Posted by: Beth Pariseau
Last week, I attended the New England VMware User Group (VMUG) meeting, and sat in on a presentation in the afternoon from a new company called Actifio, which recently raised an $8 million Series A funding round and will begin shipping products in August.
The company’s focus and heritage is in storage. President and CEO Ash Ashutosh is best known in the storage world for founding AppIQ, which he later sold to HP; AppIQ became HP’s Storage Essentials product line. But it’s also relevant to virtual server users, who have told me during my own transition from covering the storage market to covering server virtualization that backup and storage I/O are still an issue in their environments.
Enter Mr. Ashutosh and his idea for a new “data management virtualization” product, an appliance which would act as a kind of connection broker for back-end data associated with virtual machine images and their backups. For example, new clones of a virtual machine may be created for test and development purposes, then deleted. While they are being used, however, creating snapshots takes up CPU cycles from either the disk array or the host, and copies to a test bed require more disk space.
What Ashutosh’s company Actifio proposes is “collapsing the copy makers into a single operating system with one retention scheduler.” Actifio’s AOS appliance would handle the distribution of data in the environment through “virtual copies,” whether backup to disk, a secondary DR site (Actifio is working on certification with VMware’s SRM) or the delivery of clones for test / dev.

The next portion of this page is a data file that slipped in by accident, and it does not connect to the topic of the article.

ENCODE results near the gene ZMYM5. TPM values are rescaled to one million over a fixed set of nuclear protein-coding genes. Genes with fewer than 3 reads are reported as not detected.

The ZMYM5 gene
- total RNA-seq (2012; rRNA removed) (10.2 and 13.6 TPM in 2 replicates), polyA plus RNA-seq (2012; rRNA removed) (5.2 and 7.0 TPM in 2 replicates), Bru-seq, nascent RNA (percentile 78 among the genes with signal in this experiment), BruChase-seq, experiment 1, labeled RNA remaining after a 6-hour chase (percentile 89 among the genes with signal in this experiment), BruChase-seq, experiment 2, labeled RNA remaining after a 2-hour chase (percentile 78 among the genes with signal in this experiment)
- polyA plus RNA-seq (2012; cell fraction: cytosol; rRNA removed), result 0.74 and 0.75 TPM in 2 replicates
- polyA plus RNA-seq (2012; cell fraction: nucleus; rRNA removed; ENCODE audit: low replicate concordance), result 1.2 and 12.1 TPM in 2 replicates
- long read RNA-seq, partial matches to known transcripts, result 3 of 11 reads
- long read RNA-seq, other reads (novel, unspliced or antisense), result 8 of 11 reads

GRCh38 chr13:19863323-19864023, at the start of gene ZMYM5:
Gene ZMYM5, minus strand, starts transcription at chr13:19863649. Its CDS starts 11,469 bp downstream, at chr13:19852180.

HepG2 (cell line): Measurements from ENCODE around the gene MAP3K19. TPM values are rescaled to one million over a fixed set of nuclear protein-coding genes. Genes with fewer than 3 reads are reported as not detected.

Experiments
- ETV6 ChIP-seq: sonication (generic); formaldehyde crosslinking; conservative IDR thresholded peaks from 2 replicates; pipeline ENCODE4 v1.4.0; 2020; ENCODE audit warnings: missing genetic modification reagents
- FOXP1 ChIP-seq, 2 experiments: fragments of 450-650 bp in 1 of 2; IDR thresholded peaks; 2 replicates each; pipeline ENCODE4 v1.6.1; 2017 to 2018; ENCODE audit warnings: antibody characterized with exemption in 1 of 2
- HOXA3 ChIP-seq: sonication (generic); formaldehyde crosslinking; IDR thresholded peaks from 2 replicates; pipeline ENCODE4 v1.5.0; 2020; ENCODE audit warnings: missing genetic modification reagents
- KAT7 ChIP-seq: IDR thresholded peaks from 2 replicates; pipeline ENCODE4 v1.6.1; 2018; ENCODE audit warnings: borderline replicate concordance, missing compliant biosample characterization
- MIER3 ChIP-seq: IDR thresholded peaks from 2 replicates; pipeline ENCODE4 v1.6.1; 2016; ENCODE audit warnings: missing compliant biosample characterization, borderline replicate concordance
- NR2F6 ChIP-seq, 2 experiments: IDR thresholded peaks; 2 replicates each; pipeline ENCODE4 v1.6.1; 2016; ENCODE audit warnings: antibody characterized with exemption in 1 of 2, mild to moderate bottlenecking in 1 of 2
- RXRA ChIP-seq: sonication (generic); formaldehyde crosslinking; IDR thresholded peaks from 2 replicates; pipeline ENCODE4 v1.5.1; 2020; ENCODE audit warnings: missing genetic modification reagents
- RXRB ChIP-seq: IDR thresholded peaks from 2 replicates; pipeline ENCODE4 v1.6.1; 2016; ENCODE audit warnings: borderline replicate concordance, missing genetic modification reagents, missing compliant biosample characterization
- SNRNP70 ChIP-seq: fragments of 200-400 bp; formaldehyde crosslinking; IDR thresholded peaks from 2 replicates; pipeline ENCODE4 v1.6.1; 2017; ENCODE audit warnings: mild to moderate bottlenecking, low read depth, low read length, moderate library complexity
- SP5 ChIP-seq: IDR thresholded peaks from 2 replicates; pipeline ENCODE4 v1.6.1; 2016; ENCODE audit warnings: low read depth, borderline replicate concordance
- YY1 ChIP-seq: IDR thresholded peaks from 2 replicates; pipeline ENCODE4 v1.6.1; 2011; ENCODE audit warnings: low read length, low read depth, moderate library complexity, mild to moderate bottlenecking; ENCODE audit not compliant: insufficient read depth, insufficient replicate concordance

The interface for this appliance, as demonstrated by Ashutosh last week, uses business rather than technical terminology, handling data copy and retention schedules according to application name and service level agreement, rather than the traditional LUNs and volumes familiar to storage managers. The Actifio box would handle figuring out where application data resides at the physical storage layer and present what’s needed to the application on request. While targeted in its first release for secondary and disaster recovery storage, Actifio also has designs on fronting primary storage systems.
While Ashutosh has the most “brand recognition” in the storage world, and Actifio’s technology is focused on storage, it’s easy to imagine the possible inroads its product could make in the virtualization space, potentially demystifying the language around storage subsystems and backups for the virtualization manager, and combining features that today require multiple sets of tools from multiple vendors. Since storage systems are where virtual machine data ‘lives,’ it’s also easy to infer the potential applications of this technology to virtual machine lifecycle management.
Of course, there are also some drawbacks — any grizzled backup veteran will tell you that multiple copies of data are sometimes made for a reason: redundancy. This was the principal argument against data deduplication systems when they first came out, as well. I can also envision this causing trepidation among storage managers averse to too many eggs in one basket.
And then there’s the matter of cost — pricing hasn’t been finalized yet, but numbers quoted during the session were in the six-figure range. Something that expensive from a new company which means to take at least partial control of the storage infrastructure could be a tough sell in the conservative storage market. Even if users are willing to jump on the bandwagon, what to do with existing systems? As one attendee at the VMUG session put it, “I wish I’d heard about this before I went and bought everything else.”
Definitely worth keeping an eye on, though, if you’re a virtualization manager looking for new approaches to solving storage and backup problems. If Actifio’s concept intrigues you, you might also want to check out Virsto, another new company claiming a better mousetrap in virtual storage.